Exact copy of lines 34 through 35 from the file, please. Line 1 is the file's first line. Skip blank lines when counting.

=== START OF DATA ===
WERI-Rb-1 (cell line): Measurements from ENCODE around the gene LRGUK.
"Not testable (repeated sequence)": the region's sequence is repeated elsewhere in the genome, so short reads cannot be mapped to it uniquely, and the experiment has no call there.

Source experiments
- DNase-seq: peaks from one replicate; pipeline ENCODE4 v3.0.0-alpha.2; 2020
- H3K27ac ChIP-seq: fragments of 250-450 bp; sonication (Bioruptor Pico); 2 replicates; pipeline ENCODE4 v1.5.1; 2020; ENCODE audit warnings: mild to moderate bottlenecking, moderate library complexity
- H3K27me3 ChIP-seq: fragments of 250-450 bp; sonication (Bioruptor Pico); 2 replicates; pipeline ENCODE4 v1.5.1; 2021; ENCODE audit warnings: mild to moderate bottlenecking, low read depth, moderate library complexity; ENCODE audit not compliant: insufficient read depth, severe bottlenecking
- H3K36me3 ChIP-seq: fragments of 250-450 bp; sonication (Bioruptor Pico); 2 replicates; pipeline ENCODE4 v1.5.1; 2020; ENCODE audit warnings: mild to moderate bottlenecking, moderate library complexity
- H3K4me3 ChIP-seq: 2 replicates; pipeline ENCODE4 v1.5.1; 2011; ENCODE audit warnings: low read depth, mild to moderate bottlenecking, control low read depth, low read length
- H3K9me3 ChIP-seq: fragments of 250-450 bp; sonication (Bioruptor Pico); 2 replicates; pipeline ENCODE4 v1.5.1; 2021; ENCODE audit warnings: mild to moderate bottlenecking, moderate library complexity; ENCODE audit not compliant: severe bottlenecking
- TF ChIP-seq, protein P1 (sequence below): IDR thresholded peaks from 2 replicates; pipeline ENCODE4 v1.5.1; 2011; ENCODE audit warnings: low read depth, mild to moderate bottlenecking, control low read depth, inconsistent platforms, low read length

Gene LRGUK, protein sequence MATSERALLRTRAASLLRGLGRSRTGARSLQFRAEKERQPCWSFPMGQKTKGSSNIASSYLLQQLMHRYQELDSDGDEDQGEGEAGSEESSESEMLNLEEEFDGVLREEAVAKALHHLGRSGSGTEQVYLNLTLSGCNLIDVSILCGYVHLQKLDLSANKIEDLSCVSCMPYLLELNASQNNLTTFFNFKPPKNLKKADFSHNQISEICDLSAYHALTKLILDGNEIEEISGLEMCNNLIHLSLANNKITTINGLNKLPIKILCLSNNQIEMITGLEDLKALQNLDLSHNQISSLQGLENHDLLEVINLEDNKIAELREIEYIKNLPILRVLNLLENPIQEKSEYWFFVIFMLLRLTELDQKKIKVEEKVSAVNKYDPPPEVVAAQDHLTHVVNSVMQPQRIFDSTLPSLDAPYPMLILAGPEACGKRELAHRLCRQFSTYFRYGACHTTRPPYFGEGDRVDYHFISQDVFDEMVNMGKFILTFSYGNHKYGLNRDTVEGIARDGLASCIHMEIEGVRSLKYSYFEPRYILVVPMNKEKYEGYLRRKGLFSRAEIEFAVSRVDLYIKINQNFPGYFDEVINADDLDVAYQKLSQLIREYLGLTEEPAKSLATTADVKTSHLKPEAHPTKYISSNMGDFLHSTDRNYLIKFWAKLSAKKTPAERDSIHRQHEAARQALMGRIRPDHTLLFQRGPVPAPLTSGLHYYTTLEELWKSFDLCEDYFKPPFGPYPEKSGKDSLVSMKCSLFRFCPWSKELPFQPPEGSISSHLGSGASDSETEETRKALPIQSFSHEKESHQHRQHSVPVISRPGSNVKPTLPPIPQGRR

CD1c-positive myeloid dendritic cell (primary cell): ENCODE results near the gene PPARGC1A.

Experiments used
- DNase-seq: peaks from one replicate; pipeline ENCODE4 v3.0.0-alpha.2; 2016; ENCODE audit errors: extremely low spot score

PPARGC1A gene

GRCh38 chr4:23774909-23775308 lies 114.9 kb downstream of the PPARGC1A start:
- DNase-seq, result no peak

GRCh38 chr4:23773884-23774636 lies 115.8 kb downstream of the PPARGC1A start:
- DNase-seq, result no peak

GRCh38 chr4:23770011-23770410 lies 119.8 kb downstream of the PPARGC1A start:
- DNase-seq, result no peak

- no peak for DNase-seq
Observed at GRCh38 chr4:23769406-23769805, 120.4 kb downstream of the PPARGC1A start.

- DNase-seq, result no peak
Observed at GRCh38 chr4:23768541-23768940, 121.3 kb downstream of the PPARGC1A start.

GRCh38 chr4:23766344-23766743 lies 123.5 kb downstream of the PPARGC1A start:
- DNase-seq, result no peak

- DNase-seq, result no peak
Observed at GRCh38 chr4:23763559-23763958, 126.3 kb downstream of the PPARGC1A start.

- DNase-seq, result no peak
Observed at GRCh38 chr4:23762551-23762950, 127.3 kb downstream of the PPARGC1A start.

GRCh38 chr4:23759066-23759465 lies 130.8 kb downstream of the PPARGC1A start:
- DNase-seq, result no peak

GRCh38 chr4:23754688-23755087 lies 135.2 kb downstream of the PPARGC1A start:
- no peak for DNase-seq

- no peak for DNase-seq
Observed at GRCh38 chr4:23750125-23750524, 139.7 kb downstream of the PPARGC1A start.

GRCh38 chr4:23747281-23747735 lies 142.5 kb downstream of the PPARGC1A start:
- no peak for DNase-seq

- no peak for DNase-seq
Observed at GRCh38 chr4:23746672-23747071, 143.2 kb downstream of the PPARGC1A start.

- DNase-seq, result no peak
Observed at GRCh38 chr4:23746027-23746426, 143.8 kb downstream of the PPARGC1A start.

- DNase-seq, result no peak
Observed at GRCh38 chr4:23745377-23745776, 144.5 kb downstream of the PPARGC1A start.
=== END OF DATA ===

GRCh38 chr4:23754688-23755087 lies 135.2 kb downstream of the PPARGC1A start:
- no peak for DNase-seq